This was my main problem with some of Jones' poetry, that the things he references occasionally overwhelm the simplicity of his own writing. In the next poem, "Confidential Advice" he begins with the same sort of list of people,
"Jesus was full of it,And although sure, what he is saying is true, I also felt like it was unnecessary and that the longer the list becomes the more irrelevant it is. What I craved was a snap judgment, a single metaphor.
and Muhammad and the Buddha and Marx
(both Groucho and Karl)
and Mao Zedong and his fourth wife, Jiang Qing,"
In reality, "Confidential Advice" was less of a problem than other poems where not only does Jones list people, but they are often references so obscure that I had no idea who these people were. For example, in "Starstruck" he talks about celebrities but his examples include Leonard Nimoy and Joey Lauren Adams. True, these are actors of relative fame, but I had to google them. Honestly, maybe I am just ignorant when it comes to celebrities but I'm not sure how many people who read poetry will also know who Jean Skelton is- and even after googling I'm still not 100% sure who Jones meant. If the focus of the poem is about being starstruck and meeting famous people, the power is lost when the names aren't recognizable.
I realize that is a lot of criticism about the collection, but the reason I was so upset about these aspects is that outside of them Jones shows true talent. In "The End of Practice" Jones captures the sweat and the strength of this "male dream" where, "If I did not rise above the field, I would be eaten.", the poem vibrates with the intensity of the sport so powerfully that I almost didn't mind the references it contained, to more people who's names I don't recognize and even Google is unclear on (Charles Sandlin, Richard Foot, Jerry Reeder) leaving me wondering if I'm just really unaware or if they are as obscure as they seem.
Then again, maybe this is completely my problem and other less left-brained individuals wouldn't mind it so much since Jones himself is already a well-established poet having been named as a finalist for the Pulitzer Prize for Poetry for a previous collection, Elegy for the Southern Drawl (1999) and as winner of the Kingsley Tufts Poetry award for Salvation Blues (2006), which was also shortlisted for the Griffin Poetry Prize. I would definitely consider picking up a second collection by him to see how it compares to Imaginary Logic stylistically.
Some of the most interesting poems in Imaginary Logic, are the ones in which Jones deals with religion, but not just traditional dusty Christianity, but what it means in a modern and technologically advancing world such as in "The Competition of Prayers" which includes the lines "bandstand for heavy Christian music/ and widescreen Christian karaoke."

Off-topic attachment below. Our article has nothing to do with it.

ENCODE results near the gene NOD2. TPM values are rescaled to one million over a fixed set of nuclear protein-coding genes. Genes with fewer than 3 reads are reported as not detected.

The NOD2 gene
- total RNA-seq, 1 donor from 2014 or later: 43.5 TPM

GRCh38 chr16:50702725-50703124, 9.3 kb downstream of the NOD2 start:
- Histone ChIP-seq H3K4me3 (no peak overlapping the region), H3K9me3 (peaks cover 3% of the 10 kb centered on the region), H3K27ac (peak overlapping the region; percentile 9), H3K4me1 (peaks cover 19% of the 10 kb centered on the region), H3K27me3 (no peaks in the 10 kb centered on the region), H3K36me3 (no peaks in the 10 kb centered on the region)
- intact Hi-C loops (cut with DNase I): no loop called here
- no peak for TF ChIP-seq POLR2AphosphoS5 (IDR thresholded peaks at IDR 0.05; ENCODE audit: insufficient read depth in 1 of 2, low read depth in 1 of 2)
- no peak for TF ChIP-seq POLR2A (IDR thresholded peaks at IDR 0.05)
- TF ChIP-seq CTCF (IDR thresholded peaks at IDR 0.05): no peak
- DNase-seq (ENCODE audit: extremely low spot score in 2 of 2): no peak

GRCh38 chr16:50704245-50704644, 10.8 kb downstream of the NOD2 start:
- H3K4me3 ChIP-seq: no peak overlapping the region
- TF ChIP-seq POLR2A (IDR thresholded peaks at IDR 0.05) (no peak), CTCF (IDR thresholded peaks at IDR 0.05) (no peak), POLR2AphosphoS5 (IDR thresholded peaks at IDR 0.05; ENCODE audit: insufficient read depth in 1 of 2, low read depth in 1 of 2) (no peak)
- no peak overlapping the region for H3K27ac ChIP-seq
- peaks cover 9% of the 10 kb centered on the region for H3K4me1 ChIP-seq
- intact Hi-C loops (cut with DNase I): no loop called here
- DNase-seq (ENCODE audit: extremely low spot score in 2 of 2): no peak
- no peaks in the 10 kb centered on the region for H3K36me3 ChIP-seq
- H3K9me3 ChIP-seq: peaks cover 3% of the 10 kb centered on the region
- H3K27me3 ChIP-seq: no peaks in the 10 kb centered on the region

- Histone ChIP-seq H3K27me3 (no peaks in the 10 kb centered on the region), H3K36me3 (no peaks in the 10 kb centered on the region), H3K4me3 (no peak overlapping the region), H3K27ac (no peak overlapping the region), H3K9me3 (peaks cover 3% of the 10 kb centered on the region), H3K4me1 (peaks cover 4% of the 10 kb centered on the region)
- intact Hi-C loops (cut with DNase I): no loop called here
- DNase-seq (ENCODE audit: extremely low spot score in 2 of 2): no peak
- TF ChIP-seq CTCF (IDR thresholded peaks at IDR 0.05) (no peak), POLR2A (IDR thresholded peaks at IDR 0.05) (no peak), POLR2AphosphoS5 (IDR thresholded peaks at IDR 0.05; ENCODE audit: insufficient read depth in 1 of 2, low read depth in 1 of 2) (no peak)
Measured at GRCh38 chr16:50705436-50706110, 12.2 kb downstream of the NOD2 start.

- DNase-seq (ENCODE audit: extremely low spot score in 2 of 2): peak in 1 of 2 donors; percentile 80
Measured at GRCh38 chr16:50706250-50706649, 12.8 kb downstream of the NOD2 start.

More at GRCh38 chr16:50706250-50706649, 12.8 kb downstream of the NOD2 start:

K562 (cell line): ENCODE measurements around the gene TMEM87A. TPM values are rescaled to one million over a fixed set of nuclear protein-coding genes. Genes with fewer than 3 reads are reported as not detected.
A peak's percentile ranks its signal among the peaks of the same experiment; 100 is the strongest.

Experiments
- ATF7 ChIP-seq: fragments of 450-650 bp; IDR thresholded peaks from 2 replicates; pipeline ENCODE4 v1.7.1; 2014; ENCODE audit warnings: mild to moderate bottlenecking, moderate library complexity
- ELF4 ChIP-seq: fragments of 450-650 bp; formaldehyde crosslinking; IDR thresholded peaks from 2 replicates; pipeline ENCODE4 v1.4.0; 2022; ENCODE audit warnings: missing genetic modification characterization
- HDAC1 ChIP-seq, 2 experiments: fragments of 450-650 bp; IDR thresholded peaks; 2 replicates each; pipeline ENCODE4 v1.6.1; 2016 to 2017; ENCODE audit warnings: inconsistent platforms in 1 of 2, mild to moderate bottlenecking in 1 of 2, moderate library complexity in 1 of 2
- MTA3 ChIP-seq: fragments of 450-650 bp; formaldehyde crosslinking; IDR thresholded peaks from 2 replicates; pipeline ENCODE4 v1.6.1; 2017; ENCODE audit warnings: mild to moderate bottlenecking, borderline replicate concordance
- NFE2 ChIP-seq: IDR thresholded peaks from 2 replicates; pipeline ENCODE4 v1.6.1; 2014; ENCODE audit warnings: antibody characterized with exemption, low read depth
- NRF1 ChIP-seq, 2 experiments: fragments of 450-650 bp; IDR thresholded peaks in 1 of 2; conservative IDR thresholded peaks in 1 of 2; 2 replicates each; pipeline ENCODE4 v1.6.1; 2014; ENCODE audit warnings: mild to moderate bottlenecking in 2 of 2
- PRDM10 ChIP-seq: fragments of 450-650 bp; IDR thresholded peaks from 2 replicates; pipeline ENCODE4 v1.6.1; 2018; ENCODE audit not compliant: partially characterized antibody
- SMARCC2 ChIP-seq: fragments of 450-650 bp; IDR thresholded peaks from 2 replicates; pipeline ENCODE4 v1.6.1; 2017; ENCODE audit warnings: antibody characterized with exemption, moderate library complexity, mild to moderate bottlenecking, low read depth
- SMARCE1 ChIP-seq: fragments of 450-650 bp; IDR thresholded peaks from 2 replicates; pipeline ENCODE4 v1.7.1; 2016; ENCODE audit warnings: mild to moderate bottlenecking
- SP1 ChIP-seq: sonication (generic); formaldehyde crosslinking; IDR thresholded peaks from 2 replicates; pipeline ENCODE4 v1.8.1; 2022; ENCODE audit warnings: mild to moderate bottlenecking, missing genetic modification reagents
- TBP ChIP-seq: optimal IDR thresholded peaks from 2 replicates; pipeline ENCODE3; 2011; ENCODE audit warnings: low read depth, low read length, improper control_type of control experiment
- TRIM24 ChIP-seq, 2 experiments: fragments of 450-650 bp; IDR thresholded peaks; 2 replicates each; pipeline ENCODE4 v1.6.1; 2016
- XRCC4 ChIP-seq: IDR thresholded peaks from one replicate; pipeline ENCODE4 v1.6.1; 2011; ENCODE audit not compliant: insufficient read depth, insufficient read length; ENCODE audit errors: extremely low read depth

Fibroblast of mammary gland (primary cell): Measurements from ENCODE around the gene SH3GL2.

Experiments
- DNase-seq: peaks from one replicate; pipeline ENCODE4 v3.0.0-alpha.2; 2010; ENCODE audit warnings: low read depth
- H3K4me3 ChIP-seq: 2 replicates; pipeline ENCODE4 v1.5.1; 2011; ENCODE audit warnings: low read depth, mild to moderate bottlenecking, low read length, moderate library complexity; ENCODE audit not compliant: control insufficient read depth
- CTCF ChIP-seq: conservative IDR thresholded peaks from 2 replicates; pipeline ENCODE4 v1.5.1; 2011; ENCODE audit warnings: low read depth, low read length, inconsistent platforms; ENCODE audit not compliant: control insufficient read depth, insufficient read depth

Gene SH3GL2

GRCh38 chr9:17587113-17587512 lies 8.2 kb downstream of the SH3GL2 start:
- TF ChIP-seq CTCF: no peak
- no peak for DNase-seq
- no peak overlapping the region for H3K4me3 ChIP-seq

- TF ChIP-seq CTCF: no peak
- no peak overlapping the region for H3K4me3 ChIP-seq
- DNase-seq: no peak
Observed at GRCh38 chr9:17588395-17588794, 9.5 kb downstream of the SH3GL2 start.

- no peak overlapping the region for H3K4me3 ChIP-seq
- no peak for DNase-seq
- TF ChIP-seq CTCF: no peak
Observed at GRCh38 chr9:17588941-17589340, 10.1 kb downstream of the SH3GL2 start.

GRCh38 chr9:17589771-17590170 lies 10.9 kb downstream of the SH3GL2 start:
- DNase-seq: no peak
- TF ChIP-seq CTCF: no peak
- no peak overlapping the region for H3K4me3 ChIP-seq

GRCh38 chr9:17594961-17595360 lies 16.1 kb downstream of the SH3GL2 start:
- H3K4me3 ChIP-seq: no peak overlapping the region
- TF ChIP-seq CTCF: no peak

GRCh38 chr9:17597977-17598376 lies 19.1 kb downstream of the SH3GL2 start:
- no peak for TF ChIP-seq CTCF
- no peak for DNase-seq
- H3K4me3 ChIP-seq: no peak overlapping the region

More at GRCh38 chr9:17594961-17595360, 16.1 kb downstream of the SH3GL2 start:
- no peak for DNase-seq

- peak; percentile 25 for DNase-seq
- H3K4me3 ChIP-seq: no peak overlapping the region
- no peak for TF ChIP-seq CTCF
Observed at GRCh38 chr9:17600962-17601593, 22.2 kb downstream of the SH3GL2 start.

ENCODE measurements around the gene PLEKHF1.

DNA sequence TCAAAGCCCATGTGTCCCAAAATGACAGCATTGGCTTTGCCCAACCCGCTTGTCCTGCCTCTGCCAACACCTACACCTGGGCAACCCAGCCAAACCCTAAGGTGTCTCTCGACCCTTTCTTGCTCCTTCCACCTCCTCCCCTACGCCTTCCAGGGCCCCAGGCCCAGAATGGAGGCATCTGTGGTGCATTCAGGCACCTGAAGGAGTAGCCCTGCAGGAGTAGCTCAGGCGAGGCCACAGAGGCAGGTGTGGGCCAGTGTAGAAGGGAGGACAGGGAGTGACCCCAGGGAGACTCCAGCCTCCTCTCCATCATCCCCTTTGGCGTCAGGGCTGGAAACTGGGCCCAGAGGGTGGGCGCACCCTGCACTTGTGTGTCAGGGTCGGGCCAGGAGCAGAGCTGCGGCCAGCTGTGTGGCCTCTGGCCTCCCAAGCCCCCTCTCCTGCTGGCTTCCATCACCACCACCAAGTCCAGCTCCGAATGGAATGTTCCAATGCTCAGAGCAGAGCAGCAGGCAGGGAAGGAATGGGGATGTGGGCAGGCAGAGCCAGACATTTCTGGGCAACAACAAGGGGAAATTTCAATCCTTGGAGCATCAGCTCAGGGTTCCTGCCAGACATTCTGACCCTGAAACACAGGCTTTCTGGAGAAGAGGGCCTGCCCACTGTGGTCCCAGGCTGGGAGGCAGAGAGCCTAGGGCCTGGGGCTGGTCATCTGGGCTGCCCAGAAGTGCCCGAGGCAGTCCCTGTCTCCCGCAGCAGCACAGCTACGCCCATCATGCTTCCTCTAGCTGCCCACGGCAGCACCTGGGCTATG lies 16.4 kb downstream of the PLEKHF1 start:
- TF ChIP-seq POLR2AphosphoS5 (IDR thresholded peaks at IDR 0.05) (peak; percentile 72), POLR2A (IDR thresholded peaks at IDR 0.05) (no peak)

The poems I particularly enjoyed were the ones which seemed more personal to Jones, such as "Winning" where he discusses how his sister was always the one getting the prizes, and the only time he won anything was a H-4 club sack race where he may, or may not, have cheated. I also loved "Metaphors for Trance" about playfighting with his dog, which captures perfectly the image of a canine and boy intertwined, ending with the stanza:
"We had played this game often- no bruising ever, never blood,Later in the collection, "Deathly" appears, a poem inspired by the Aimee Mann song of the same name. Since I've been a huge Aimee Mann fan for about a decade, this was a reference I certainly both understood and appreciated. The poem itself perfectly captured the bleak romance of Mann's song as well as the feeling of driving "a late-model car through a big city late a night: / the ordinary nostalgia, with its useless long / and then the clearer nostalgia for what never happened".
though it would prove tricky in the endgame to regain control:
I would have to draw him like a large key through a small hole."
Another memorable portion of the book is a series of poems entitled "The Previous Tenants" which speaks of those who lived there before the narrator, all the people that used to be. It is about age and decay, a haunting story in which one stanza begins "Most of us who live here do not come from here / and seem to somewhere else when we talk" which sums up well the sensation of the poems, it is almost like Jones is telling a ghost story, a series of histories. At one point he writes:
"We know them from the colors they left more than their words.In the end I was left conflicted over my feelings for Imaginary Logic, a collection of poetry that can be at times brilliant and at times frustrating. Ultimately, although I didn't relate to or understand much of the name-dropping or enjoy the lengthy lists sometimes contained in Imaginary Logic, when Jones dealt with what appear to be personal incidents or memories in his poetry he caught my attention in a powerful and undeniable way.
We know them more from the marks they left on the wood
than the pulses that quickened when they entered rooms.
We know four flower beds. We do not know their love.
We know all that went unrepaired and fell apart.
We know them from others more than they told us themselves."
Release Date: October 27th, 2011
Buy the Book